Forum Letters Vol 2 2002

Forum Letters Vol 2 2002 – The US stock market is expensive. Between an aggressive valuation backdrop and inflationary pressures, I suspect the US stock market is looking at a decade of poor real returns. Investors should consider biasing internationally or toward value stocks in the hope of outperforming. Vanguard’s VIGI is an excellent investment vehicle for selecting high-quality, shareholder-friendly, growth international stocks. However, its basic ingredients are highly regarded, leaving me largely neutral on the name today.

I wrote a lot on my blog and in my Seeking Alpha article recently about the unattractive forward returns on the broader US stock market from today’s prices.

Forum Letters Vol 2 2002

Forum Letters Vol 2 2002

This is the short version: I think we are looking at about a decade of more or less flat real returns as the market works its way through current overvaluation along with a background of rising inflation. It will probably look quite similar to the past:

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While much of my personal wealth is typically locked up in buying and holding long-term, passive ETFs, I haven’t eliminated an allocation to broad US market funds like SPY or VTI. Instead, I’m looking hard around to find assets that can reasonably be expected to outperform the US market.

I recently wrote an article about the iShares International Small-Cap Multifactor ETF (ISCF), which is probably one of the most attractive ETFs to invest in today. However, today I wanted to look at another ETF in which I have been an investor for several years, Vanguard International Dividend Appreciation Fund (NASDAQ:VIGI).

VIGI invests in international companies – in developed and emerging markets – that have demonstrated at least 7 years of regular dividend growth. Its portfolio is allocated according to a modified market cap weighting. Functionally, this creates an ex-US, large-cap, global dividend growth ETF.

, the fund invests in emerging market stocks. In this case, this includes significant investments in India, with a weight of almost 13% in the portfolio. It also includes an 8.5% allocation to China, although I think, ironically, that China is much less of an emerging market than indexers perceive. China has evolved. Some investors may consider it risky to include emerging market stocks. At the same time, emerging markets may offer some of the best long-term growth opportunities today – with the cost of volatility along the way – and the Fund’s natural focus on dividend growers is likely to shift towards quality companies. higher in emerging markets.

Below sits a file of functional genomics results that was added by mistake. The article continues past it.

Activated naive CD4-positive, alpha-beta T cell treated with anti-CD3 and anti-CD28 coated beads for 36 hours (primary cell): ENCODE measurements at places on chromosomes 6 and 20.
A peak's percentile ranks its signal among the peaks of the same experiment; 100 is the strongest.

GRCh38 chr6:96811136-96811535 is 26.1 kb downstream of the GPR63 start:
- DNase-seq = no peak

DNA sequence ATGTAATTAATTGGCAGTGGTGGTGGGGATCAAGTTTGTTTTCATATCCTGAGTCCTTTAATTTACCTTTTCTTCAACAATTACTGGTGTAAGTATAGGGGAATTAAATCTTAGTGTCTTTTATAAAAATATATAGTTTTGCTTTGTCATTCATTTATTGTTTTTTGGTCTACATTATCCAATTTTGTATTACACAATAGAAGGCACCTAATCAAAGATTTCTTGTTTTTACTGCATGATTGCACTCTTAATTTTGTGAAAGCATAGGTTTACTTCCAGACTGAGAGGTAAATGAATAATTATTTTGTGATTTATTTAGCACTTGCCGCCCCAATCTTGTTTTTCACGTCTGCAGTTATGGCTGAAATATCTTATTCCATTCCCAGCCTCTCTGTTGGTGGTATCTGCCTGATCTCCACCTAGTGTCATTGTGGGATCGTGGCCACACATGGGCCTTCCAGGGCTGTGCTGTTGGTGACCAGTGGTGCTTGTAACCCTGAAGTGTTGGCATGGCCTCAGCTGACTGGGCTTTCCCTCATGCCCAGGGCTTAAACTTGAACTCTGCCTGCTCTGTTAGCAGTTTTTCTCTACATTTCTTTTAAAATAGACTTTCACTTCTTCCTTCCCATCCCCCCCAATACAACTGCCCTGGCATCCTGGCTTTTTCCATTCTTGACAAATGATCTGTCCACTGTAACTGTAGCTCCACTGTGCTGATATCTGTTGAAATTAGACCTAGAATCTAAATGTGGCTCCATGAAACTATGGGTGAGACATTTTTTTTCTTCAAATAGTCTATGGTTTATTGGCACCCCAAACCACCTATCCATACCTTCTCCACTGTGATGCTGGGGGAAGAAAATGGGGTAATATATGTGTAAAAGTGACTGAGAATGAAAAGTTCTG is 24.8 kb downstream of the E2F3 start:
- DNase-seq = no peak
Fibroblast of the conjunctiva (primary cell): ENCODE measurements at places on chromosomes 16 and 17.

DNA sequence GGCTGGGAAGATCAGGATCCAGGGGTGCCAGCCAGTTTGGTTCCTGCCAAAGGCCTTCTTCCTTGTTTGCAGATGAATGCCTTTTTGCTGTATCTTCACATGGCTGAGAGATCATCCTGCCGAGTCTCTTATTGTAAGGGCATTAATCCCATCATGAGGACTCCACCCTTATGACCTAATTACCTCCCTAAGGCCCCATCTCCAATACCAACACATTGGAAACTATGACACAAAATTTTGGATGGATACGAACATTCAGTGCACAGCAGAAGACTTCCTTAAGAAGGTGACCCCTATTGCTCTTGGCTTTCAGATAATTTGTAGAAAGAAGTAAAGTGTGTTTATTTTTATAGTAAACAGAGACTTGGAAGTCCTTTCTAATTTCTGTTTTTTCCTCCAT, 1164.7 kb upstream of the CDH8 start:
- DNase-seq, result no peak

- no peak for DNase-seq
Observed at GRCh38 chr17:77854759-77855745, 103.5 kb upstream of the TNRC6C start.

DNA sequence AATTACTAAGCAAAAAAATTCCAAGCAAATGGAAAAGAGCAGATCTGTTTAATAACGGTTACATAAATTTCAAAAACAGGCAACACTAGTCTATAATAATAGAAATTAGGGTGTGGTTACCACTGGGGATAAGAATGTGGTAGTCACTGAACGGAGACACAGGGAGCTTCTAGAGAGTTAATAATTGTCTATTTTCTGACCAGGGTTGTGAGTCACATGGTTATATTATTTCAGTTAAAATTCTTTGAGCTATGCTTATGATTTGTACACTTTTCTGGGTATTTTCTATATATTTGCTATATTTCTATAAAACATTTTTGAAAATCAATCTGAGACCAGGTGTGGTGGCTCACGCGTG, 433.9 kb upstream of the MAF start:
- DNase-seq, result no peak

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, the exclusive selection of companies that have grown their dividends for 7+ years leaves the portfolio invested in a group of high quality companies. There are always exceptions, but most companies that can increase their dividends for a decade tend to be better: having quality balance sheets, being shareholder friendly, and growing predictable cash flows that to have

Therefore, it is the portfolio of high quality international companies. The top 5 holdings are Nestle (OTCPK:NSRGY), Novartis (NVS), Roche (OTCQX:RHHBY), Tencent (OTCPK:TCEHY), and Reliance Industries, each powerhouse in their respective industries.

, because the portfolio follows a “modified” market cap weighting, the ETF is *functionally* a large cap ETF. Although 293 total stocks are held, about 1/3

Forum Letters Vol 2 2002

Of the value locked up in the top 10 holdings. If you don’t find companies like Nestle, Novartis, Roche, Tencent, or Reliance Industries attractive, you might want to look for another ETF, as just these 5 make up almost 20% of the portfolio. The index does, however, cap the weighting of any individual company at 4%, redistributing any excess weighting that would be reflected among the other securities in the index.

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While the ETF is heavily weighted toward large caps, holdings dip into the mid-cap and small-cap arena, with the smallest component weighing about $250 million. The weighted average market cap is $118 billion.

If I could wave a magic wand and make this ETF exactly what I wanted it to be, I would probably weight it equally to capture the small factor premium, which would swallow the cost of higher volatility. However, potential investors may prefer the large-cap weighting.

, the focus on dividend earners has changed the geographical orientation of the Foundation compared to more standard international ETFs.

For example, if we compare VXUS, Vanguard’s International Total Stock ETF, a few things immediately jump off the page. Notably, Switzerland’s allocation in VIGI is 16.1% compared to just 5.3% in VXUS. Again, this goes back to the quality of the companies, as Switzerland has a handful of dividend growth powerhouses such as Nestle, Novartis, and Roche.